When Did Names Lose Their Meaning?

I blame it on professional sports. I love it when team names are tied to their city’s identity, like the Pittsburgh Steelers or the Ottawa Senators. But when franchises are sold and moved without changing the team name, fans are often left with oxymoronic appellations like the Los Angeles Lakers (originally the Minnesota Lakers, Minnesota being the “land of a thousand lakes”). L.A. and lakes? Really? Or how about the Utah (nee New Orleans) Jazz?

The thing is, we depend on names to convey meaning, and the more they cease to do that, the more alienated we are from our surroundings and communities.

To be fair, the problem isn’t just sports teams. Businesses were once reliably named for company founders (think Sears or Nordstrom) or products (General Motors, International Business Machines, or American Tobacco). But in a world dominated by branding, it’s common for company names to be eminently brand-able nonsense words that convey no meaningful information whatsoever. Can you identify what companies like Altria, Syngenta, Xcerra, or Novartis do?

Even our civic space has succumbed. Street names once dependably identified residents or location, so River Road was the street that ran alongside the river and Smith Crossing took you over the creek to the Smith family farm. Today, real estate developers (often with no community ties) invent subdivision street names devoid of any real meaning. They attach idyllic-sounding suffixes like “dale,” “wood,” “brook,” or “field” to places that have no valleys, forests, small streams, or open landscapes, geology be damned. We end up with things like a neighborhood in the desert city of Las Vegas featuring streets designated as Ocean Terrace Way and Ocean Front Drive.  It’s branding run amuck.

ocean-drThere has always been reason to ask questions about things like street names. If you live in an older city, chances are that most street names honor the lives or interests of the wealthy white men who controlled the city’s development. That should prompt us to ask, “Whose history is omitted?” Such questions produce important insights and occasionally, really fun things, like the New York City subway map with the stops renamed for accomplished local women that is included writer/activist Rebecca Solnit’s atlas of NYC.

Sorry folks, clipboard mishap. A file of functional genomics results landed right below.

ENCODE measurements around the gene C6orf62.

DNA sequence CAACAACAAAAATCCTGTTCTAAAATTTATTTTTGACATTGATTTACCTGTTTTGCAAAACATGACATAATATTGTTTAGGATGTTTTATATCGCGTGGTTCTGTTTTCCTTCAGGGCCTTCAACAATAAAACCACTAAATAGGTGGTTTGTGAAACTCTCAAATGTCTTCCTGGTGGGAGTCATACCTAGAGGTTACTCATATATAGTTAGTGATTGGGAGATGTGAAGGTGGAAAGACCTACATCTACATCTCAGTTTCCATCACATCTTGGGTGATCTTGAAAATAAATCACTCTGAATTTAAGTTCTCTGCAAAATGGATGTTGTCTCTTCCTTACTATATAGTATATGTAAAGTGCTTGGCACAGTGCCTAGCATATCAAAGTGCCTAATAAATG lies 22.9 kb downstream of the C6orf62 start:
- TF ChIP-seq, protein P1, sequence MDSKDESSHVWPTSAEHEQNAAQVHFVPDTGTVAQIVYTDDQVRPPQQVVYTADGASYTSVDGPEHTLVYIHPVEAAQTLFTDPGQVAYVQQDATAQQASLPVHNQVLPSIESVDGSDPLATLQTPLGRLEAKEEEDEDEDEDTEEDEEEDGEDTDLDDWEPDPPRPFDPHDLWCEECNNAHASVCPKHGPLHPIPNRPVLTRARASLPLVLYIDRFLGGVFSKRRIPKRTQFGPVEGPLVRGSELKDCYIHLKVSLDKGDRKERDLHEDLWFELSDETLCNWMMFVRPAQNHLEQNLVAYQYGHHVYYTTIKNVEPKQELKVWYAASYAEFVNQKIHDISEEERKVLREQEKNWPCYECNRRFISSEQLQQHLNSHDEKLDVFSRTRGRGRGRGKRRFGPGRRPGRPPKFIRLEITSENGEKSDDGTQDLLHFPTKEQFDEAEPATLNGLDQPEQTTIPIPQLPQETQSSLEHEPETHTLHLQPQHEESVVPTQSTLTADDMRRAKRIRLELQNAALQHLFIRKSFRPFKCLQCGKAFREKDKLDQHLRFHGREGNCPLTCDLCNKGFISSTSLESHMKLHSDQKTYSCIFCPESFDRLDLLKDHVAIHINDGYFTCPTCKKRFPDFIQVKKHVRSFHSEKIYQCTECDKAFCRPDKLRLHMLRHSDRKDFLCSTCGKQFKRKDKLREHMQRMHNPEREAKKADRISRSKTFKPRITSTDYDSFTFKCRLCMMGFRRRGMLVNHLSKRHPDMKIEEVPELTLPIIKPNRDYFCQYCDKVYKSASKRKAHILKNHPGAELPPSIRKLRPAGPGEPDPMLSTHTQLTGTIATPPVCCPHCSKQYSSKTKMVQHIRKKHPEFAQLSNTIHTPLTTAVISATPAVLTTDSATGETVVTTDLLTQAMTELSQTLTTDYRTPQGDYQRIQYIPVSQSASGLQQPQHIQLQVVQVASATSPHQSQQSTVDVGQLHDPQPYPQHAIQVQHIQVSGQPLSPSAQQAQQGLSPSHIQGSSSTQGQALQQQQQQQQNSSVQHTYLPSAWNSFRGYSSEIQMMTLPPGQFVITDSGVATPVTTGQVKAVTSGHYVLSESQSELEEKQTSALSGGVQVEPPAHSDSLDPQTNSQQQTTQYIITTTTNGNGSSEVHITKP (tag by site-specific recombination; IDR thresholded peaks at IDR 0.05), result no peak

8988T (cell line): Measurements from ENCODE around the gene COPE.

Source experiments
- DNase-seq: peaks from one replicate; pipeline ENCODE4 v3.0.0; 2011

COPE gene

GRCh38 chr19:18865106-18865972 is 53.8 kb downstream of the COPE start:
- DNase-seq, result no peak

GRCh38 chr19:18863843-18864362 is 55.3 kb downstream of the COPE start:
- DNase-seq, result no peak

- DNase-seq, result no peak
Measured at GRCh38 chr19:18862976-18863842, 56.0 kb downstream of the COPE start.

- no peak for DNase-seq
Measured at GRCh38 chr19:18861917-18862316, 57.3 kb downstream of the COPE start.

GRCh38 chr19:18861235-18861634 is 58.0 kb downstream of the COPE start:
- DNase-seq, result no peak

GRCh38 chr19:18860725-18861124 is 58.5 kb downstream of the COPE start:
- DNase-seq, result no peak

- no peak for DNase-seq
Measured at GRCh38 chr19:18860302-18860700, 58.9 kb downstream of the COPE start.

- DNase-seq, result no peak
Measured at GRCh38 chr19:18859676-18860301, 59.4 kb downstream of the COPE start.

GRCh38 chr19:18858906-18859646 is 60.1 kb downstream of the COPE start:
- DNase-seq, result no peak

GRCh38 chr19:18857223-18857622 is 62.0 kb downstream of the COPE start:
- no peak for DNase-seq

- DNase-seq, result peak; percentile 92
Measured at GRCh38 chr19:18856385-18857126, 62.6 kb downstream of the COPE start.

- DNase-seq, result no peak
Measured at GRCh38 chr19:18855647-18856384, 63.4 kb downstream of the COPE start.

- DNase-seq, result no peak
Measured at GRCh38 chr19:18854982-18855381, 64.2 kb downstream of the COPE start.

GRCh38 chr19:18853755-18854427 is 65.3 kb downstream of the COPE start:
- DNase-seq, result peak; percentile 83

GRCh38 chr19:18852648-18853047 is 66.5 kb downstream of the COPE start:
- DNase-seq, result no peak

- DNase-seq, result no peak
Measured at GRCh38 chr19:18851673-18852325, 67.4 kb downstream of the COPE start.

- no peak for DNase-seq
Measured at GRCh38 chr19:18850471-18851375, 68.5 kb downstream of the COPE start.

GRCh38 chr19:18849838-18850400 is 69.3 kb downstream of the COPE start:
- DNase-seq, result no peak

Now that names are more and more about branding, and more public venues (like stadiums) sell naming rights, asking questions about “authorship,” purposes, and effects is even more important. Next time you roam your community, tune in to the names on the streets, parks, buildings, businesses, schools, and stadiums. Who named them? Why did they choose that name? Do the names reflect anything authentic about your community’s history or character?  And what is the effect on the people who live there if they don’t?

Arguably one of the most interesting questions is asking whether or not a name is or has been contested? For example, just this month, UNESCO was widely criticized because, in an affront to  thousands of years of history, they passed a resolution that seemingly erased all Jewish ties to the religion’s holiest site, Jerusalem’s Temple Mount. How? By intentionally referring to the site using only the Muslim name, Al-Aqṣa Mosque/Al-Ḥaram Al-Sharif.